Too much mercury is never a good thing. While fish provide us with omega-3 fatty acids, folate, and a host of other vitamins, be careful with your consumption. Mercury-rich fish has been tied to women’s hair loss causes as well. Enjoy 2-3 servings of fresh, low-in-mercury fish such as tuna, salmon, and cod.
Sugar is sweet and in just about everything. We all know too much sugar is bad for our overall health, but how is it related to women’s hair loss causes? To manage the sugar in your body, insulin is released. The insulin breaks down the sugar. High insulin levels decrease the amount of certain hormones like SHBG, the sex hormone-binding globulin. Basically, too much sugar means excess insulin and the body’s systems go awry.
Stress, Diet, and Hair Loss
It is worth mentioning that stress can contribute to hair loss as well. Oftentimes, stress and diet are closely related. You may binge eat the wrong types of foods or abstain from eating and deny yourself essential nutrients and minerals.
Three medical conditions are directly related to high stress and hair loss. The first is called telogen effluvium. The main symptom is a sudden onset of increased shedding of your hair. After experiencing chronic stress or a traumatic event, your hair follicles can be pushed into the resting phase. New hair growth becomes stunted and existing hair begins to shed more quickly. You may notice the thinning of hair around the scalp. In many cases, this condition is temporary, and hair begins to regrow after the stress has subsided.
The second condition is trichotillomania. People who have this condition literally tear their hair out to cope with anxiety, depression, nervousness, or stressful situations. Affected areas include hair on the scalp, facial hair, and body hair. Like telogen effluvium, this hair loss stress condition is temporary and resolves itself with treatment of emotional symptoms.
The third hair loss condition is alopecia areata, which occurs when the body’s immune system attacks your hair follicles and causes hair to fall out. In some cases, alopecia areata may only cause the hair to thin. However, it is common for sufferers to develop bald spots around the head.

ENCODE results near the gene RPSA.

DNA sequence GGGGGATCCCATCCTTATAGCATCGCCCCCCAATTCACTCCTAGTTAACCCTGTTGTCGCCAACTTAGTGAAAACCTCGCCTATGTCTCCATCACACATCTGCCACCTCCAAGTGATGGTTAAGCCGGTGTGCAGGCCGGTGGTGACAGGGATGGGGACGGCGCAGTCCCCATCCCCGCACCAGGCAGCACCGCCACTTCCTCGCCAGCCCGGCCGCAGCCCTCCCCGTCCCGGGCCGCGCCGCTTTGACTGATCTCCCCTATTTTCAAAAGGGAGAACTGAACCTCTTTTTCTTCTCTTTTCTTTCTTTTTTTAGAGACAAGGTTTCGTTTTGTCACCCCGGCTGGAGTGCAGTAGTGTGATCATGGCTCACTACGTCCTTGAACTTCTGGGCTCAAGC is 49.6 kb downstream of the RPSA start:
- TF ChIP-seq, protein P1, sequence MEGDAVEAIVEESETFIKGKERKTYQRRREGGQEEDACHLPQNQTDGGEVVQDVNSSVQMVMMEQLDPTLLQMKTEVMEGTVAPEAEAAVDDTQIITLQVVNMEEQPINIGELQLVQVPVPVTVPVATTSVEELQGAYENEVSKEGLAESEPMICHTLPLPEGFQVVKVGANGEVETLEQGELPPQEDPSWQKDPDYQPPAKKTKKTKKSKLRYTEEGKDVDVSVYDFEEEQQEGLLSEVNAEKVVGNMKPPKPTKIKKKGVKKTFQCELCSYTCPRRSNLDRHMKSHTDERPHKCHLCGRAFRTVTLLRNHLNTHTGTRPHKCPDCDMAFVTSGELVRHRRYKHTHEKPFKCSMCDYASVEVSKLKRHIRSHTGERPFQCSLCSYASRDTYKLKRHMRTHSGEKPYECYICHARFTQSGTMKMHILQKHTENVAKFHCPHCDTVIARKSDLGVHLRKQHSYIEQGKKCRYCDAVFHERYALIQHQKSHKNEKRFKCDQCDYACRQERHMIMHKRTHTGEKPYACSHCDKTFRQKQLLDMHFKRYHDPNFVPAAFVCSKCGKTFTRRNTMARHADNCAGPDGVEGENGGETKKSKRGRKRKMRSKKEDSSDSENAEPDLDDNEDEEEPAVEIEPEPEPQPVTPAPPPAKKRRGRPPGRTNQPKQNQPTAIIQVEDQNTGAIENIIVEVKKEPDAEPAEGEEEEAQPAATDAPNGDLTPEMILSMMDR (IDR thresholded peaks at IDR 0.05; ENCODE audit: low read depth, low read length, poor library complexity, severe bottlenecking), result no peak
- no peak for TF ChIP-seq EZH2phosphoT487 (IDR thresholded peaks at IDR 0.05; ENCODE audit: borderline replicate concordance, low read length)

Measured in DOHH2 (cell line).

Women’s Hair Loss Treatment
Now you know what types of food to enjoy and avoid if you are experiencing hair loss. But what about treating the problem in addition to fortifying your diet with proper nutrients? There are several treatment options available to help you reach your hair restoration goals.
You can increase hair growth and thickness with your own blood. It sounds kind of spooky, but platelet-rich plasma injection for hair growth treatment is proven, safe, and effective. PRP regenerates the dermal papilla cells located in your scalp tissue while stimulating blood vessel growth in your skin. Ultimately, PRP for hair loss will trigger natural hair growth. The PRP will also increase blood supply to the hair follicles and boost the thickness of the hair shaft.
The first thing you will notice after treatment is a reduction of shedding. That means less hair stuck to your clothes or inside the bathtub, thanks to PRP. As the treatment works and your natural hair growth cycle occurs, you will gradually experience fuller hair and less noticeable baldness patterns on the scalp and crown of the head. Remember, consistency is essential for maximum results. You will probably need to undergo multiple treatments as well as occasional maintenance treatments to continue to stimulate new hair growth. Even though PRP is a successful treatment option, it is not a completely permanent solution for hair loss. The result is a natural regrowth of hair with increased thickness.
Don’t Let Hair Loss Bring You Down
Curious about the correlation between diet and women’s hair loss causes? Want to explore treatment options to restore your beautiful head with thick, strong hair? Consider booking a consultation at First Impressions Rejuvenation Clinic. Our practitioners would be happy to answer any questions you may have as well as recommend treatment options that best fit your needs.
Remember a healthy diet impacts every facet of your body from your hair to your toes! It is all about making sure you consume well-balanced meals and are aware of what foods may trigger hair loss.